The smartphone that you purchased a couple of months ago doesn’t feel so smart anymore. The newest phones and tablets look so much better. Sorry, you’ve caught the upgrade bug. So… how do you make sure your secrets stay your own when you return your phone to the vendor or sell it on Craigslist?
The product development cycles of smartphones and tablets are getting shorter. Technology that was hot only six months ago can feel outmoded to a technology buff.
In fact, more and more, vendors try to persuade us to give up our old tablets and phones for something better. Big-box stores tease us with upgrade emails, and cellphone providers entice us to exchange our old models for new ones — for a price, of course.
Your smartphone or tablet is your life on the go. Everything about your life is stored either on the phone or in the cloud, and you certainly don’t want to hand over your life to just anyone.
BendBroadband’s information security officer, Matt Shaffer, recommends exercising caution when disposing of a device.
“When you are getting ready to sell your phone, give it away or recycle it, you have to make sure that that everything on your device is backed up and that your mobile device is wiped clean before you turn it in,” Shaffer says.
Most of today’s mobile devices are outfitted with flash storage, a more volatile form of data storage than a hard disk.
Before you reset your phone or tablet, you have to back up you device to your computer or store the information in the “cloud.” Remember, some apps still don’t have cloud storage capabilities, so you may have to direct your device to store the information using a cloud service or email a backup file to yourself.
“If you are presented with different options, send it to the cloud rather than email it to yourself,” Shaffer advises. “Email is not the safest way to move sensitive information. At least cloud services send your confidential information in an encrypted format between your device and their storage facility.”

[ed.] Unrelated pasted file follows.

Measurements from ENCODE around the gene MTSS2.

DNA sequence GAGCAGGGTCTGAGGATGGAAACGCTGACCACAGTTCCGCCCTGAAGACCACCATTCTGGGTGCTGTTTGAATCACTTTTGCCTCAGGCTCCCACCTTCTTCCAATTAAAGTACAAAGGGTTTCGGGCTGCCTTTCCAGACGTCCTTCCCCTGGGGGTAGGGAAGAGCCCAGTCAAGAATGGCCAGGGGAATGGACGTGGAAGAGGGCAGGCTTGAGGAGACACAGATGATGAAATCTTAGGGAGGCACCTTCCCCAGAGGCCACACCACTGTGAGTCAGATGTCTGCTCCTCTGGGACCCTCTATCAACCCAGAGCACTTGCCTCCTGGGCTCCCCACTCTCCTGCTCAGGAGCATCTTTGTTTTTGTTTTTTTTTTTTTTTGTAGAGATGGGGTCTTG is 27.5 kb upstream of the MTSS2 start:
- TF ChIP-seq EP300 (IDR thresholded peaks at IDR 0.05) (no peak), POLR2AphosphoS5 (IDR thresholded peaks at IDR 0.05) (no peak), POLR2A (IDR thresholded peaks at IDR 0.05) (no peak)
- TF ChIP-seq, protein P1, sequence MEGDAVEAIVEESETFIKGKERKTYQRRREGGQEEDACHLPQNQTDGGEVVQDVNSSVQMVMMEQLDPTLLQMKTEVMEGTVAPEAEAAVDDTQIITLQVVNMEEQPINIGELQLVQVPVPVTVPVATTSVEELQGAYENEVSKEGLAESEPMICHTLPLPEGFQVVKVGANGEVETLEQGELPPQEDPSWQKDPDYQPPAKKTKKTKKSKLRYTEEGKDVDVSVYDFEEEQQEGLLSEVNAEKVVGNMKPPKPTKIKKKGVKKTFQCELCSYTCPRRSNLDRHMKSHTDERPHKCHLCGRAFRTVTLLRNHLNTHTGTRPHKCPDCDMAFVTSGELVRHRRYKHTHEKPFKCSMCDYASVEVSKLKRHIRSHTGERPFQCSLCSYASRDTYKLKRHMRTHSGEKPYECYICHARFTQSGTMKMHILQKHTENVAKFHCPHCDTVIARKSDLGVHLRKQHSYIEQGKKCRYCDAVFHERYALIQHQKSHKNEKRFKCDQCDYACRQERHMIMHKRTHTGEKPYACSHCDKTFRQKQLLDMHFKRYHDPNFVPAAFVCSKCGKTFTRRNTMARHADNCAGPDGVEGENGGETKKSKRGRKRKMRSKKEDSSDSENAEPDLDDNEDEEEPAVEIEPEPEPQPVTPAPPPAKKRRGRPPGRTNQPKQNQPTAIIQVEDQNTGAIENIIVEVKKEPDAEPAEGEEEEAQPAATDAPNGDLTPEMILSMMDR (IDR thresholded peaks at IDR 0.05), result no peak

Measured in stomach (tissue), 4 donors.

Once you do a hard factory reset, your mobile device is completely erased. It contains no more data than it did when you took it out of the box.
“It’s not always straightforward how to get there,”Shaffer says. “There’s nothing on the device that tells you how to perform a hard reset, but it’s not difficult to do a little bit of research on the Web to find out what to do.”
Shaffer also suggests that you remove the storage card from your mobile device before you hand it over to the store clerk or the new owner.
Now all that stands between you and your new phone or tablet is a complete backup and a hard factory reset. Enjoy your new mobile device and take good care of it for the next couple of months — until it’s time to get a new one.
Here are some common reset paths:
Android-based phones: Go to Menu > Settings > Privacy > Factory reset data
iPhones: Go to Settings > General > Reset > Erase All Content and Settings
Windows Phone: Go to Settings > About > Reset Phone